Analysis: Republicans poised to do well in 2022 midterm elections

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Sen. Joe Manchin, D-W.Va., walks to a caucus lunch at the Capitol in recently. Manchin said Sunday he cannot back a $2 trillion social safety net bill, dealing a potentially fatal blow to President Joe Biden’s signature legislation. Scott Applewhite / AP

Less than a year out from the November 2022 midterm elections, Republicans are in a position to pick up more seats than previously expected after redistricting was finalized across the states and 44 members of Congress, a majority of them Democrats, are either retiring or aren’t running for reelection.

Skyrocketing inflation and energy costs and President Joe Biden’s declining polling numbers could result in Democrats losing dozens of Congressional seats, political analysts indicate.

As of this month, six sitting members of the U.S. Senate and 38 in the U.S. House are leaving office, according to calculations by Ballotpedia. Of the 37 leaving the U.S. House, 26 are Democrats and 12 are Republicans.

The majority – 28 – are retiring. They include six senators, five of whom are Republicans, and 22 representatives, 17 of whom are Democrats.

The remainder, 15, are running for another office. Eight House members are running for a U.S. Senate seat, evenly split among Republicans and Democrats, with four each. They are from Vermont, Pennsylvania, Missouri, Florida, North Carolina, Ohio, and Alabama.

Three House members are running for governor – one Democrat and one Republican in New York, and one Democrat in Florida.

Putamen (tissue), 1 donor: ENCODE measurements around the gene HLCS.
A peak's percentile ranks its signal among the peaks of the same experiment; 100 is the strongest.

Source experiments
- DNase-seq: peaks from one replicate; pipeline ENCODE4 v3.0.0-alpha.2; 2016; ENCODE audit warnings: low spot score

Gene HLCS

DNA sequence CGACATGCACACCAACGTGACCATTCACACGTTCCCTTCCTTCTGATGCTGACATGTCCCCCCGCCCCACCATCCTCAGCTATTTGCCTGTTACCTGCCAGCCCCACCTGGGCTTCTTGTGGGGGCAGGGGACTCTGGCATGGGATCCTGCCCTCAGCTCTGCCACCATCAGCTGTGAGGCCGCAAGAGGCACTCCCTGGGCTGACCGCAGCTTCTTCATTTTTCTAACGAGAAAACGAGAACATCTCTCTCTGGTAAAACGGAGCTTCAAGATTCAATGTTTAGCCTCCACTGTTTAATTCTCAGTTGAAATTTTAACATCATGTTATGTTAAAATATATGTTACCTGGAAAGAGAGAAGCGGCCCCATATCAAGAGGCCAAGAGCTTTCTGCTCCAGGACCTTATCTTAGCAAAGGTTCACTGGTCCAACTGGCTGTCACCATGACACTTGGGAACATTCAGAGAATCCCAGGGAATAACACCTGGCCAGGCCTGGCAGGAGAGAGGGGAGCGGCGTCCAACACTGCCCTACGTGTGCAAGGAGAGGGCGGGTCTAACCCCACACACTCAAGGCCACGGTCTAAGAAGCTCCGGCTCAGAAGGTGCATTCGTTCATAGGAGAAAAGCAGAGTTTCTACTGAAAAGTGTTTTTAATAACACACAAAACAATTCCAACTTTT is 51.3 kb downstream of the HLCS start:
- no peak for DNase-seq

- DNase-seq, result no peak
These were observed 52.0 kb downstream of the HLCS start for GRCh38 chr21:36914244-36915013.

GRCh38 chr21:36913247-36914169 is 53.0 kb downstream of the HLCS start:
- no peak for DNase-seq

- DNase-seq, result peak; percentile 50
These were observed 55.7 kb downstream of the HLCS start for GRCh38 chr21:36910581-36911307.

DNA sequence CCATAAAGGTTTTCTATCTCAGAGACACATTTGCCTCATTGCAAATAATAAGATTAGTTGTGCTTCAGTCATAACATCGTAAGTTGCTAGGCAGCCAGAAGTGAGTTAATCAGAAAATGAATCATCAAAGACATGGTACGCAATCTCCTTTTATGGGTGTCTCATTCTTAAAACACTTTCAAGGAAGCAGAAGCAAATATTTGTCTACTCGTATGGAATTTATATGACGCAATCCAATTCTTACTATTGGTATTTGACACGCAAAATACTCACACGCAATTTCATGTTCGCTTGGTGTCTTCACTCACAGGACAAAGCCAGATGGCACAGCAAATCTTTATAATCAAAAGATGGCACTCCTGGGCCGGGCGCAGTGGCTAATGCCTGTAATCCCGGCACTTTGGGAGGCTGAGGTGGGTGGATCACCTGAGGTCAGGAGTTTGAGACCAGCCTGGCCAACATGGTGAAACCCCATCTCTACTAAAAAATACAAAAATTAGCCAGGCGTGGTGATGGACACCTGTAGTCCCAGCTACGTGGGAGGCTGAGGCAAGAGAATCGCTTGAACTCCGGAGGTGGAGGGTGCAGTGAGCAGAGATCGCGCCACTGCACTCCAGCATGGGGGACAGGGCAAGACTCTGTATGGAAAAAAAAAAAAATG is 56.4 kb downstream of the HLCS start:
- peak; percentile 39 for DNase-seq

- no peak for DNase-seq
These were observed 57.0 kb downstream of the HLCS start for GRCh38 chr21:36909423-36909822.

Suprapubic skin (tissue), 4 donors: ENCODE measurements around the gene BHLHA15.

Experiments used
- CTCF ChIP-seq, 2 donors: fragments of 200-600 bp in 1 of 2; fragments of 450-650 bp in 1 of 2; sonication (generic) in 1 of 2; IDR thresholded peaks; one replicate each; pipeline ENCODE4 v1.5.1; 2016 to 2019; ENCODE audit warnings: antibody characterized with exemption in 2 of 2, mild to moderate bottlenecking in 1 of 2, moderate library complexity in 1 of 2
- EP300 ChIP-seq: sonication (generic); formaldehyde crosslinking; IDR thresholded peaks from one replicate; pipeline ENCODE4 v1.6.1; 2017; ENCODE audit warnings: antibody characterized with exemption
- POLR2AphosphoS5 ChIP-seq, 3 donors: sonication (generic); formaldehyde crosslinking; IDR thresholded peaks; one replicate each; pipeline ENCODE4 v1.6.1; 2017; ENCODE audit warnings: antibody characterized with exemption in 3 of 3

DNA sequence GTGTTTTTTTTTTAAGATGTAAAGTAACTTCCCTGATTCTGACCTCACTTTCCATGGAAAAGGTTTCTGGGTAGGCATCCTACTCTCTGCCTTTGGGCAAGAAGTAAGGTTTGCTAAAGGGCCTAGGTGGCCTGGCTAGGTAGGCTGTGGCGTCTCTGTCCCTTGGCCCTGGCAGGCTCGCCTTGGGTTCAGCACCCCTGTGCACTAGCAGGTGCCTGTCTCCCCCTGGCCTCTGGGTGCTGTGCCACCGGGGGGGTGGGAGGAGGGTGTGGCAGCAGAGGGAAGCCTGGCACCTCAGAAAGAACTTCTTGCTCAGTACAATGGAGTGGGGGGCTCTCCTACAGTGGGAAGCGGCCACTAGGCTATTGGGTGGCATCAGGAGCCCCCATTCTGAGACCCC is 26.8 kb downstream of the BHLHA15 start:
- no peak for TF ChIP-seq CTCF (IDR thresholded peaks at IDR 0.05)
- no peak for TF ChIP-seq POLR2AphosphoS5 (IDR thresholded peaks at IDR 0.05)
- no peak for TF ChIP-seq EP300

Others are running for state and local offices in Texas, Maryland, California, and Georgia. They include one Republican running for secretary of state, one Republican and one Democrat running for attorney general, and one Democrat running for mayor.

No U.S. Senator is running for another office; all six are retiring. They include Republicans Richard Burr of North Carolina, Pat Toomey of Pennsylvania, Rob Portman of Ohio, Richard Shelby of Alabama, Roy Blunt of Missouri, and Democrat Patrick Leahy of Vermont.

A Washington Post/ABC News poll found that Republicans hold a 10-point margin over Democrats in a generic congressional race. Biden’s approval rating on the economy was 39%, and his overall approval rating was 41% at the time.

A December Rasmussen Reports survey also found that voters favored Republicans over Democrats by 13 points, 51%-38%, at the time.

An even wider margin of 22% was found among voters who identify as Independents, who said they would choose a generic Republican over a generic Democrat by a margin of 48%-26%.

Currently, Democrats hold a nine-seat majority in the U.S. House. The U.S. Senate is split, with 50 Republicans, 48 Democrats and 2 Independents, with the Independents caucusing with the Democrats, and the Democratic vice president acting as a tie breaker.

This could change with West Virginia Democratic Sen. Joe Manchin considering leaving the Democratic Party. “I would like to hope that there are still Democrats that feel like I do,” Manchin told a local West Virginia radio station, as reported by the Washington Post. “Now, if there’s no Democrats like that, then they’ll have to push me wherever they want me.”

Manchin also told reporters last month that he’d consider leaving the Democratic Party if he were to become “an embarrassment to my Democrat colleagues,” as a “moderate centrist Democrat.” He said he’d still caucus with the Democrats, enabling them to keep the majority temporarily.

Historically, since the end of World War II, the sitting president’s party has lost seats nearly every midterm election.

A total of 469 seats in Congress are up for reelection in 2022, including 34 in the Senate and all 435 in the House.

As a result of changing demographics reported by the 2020 Census, six states gained congressional seats, with Texas gaining two. Five states gained one seat: Colorado, Florida, Montana, North Carolina, and Oregon. Seven states lost a seat: California, Illinois, Michigan, New York, Ohio, Pennsylvania, and West Virginia.

By Bethany Blankley | The Center Square contributor

Republished with the permission of The Center Square.